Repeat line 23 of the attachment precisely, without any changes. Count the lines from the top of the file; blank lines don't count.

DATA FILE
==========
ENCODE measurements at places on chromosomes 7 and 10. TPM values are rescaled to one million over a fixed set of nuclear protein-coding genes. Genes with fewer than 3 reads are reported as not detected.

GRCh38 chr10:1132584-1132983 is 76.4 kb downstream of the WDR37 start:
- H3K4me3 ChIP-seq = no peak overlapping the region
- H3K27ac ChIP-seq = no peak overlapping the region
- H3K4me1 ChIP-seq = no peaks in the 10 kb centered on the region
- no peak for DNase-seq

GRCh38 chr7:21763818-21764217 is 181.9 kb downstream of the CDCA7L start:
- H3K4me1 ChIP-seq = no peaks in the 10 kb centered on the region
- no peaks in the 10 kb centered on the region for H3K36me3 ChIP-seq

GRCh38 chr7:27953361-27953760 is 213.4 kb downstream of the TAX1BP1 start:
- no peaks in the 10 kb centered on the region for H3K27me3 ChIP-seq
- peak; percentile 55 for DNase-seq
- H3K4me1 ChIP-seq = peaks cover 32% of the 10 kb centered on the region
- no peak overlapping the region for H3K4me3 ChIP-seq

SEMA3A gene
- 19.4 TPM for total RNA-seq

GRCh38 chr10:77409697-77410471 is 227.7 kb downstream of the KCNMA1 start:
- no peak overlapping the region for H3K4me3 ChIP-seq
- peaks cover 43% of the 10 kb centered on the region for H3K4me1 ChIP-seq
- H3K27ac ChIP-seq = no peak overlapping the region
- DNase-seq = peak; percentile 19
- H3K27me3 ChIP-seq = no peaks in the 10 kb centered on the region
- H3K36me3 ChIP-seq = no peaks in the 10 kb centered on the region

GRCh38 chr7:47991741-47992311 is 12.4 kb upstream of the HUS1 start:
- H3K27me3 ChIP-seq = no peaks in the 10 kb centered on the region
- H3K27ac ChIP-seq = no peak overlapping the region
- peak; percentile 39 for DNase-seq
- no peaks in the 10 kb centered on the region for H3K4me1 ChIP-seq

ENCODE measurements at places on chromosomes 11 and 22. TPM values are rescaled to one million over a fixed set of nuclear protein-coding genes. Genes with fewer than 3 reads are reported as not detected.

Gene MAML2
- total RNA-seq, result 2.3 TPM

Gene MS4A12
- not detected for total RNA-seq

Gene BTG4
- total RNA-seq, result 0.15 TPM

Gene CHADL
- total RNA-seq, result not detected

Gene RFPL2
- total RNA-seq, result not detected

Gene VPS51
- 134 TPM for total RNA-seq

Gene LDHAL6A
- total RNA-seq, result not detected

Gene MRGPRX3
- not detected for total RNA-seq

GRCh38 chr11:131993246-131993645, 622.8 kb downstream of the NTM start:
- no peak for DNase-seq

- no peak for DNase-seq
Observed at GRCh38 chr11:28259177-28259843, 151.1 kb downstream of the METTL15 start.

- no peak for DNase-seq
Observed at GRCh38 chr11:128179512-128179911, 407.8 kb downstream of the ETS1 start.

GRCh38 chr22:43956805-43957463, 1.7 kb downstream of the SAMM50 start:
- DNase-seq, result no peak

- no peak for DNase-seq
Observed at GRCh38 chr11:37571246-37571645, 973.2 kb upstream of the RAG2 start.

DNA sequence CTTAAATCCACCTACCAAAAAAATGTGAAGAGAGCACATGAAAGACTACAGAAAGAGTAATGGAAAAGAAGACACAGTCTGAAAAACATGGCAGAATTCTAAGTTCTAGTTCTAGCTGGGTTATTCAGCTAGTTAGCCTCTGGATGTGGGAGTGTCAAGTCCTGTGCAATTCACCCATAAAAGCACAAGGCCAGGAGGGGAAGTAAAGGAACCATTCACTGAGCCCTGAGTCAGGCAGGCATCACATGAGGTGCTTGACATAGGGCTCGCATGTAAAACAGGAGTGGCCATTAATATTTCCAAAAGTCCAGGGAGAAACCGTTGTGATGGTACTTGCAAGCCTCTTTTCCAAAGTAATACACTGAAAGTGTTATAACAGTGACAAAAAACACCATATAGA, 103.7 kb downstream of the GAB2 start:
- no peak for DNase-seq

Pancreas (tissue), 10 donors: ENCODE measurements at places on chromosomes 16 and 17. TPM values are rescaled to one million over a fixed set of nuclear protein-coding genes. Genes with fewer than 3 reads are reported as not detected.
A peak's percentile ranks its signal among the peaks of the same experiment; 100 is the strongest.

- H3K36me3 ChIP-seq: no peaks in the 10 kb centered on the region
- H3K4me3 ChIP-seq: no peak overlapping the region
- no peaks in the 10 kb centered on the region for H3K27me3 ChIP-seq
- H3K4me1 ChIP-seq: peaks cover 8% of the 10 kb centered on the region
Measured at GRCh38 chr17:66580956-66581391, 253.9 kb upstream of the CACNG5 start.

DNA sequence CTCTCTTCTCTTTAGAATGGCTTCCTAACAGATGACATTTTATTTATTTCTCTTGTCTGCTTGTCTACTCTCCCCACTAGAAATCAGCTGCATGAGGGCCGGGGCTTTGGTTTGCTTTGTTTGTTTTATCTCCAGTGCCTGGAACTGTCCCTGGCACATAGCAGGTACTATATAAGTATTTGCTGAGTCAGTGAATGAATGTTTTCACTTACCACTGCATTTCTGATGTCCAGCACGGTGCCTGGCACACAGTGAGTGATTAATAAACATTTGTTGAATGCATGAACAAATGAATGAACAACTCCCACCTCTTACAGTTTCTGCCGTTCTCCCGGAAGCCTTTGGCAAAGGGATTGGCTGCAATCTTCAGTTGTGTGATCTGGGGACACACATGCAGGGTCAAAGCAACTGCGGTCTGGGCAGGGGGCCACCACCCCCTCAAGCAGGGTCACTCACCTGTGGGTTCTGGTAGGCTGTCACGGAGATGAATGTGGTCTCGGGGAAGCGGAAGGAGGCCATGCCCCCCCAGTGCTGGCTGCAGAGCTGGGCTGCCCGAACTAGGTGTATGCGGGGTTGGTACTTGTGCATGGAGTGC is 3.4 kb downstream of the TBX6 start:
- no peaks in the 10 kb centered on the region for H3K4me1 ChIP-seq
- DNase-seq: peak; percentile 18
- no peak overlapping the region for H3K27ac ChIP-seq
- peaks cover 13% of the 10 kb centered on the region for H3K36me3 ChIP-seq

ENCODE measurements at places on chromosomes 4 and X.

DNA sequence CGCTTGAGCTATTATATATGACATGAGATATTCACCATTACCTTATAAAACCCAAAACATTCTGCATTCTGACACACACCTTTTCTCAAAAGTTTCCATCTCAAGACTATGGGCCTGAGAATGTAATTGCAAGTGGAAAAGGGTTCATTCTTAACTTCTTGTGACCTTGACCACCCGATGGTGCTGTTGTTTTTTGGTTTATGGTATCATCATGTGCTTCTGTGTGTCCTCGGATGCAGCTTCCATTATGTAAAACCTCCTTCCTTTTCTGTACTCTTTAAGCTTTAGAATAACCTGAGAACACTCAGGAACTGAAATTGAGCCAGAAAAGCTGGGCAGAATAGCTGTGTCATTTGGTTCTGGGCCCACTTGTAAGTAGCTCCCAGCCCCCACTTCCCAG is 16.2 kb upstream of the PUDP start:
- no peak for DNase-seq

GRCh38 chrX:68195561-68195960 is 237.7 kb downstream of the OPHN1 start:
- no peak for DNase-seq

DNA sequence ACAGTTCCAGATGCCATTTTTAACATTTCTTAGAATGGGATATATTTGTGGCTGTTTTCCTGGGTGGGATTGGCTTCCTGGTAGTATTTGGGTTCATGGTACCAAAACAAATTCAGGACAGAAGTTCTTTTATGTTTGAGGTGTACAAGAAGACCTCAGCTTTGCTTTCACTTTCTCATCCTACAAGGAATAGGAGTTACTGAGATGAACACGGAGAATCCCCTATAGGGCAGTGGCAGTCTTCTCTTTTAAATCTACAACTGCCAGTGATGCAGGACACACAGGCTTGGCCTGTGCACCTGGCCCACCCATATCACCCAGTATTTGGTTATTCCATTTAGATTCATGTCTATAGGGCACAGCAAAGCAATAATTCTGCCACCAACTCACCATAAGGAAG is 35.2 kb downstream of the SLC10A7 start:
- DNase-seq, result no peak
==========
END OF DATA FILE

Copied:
- H3K36me3 ChIP-seq = no peaks in the 10 kb centered on the region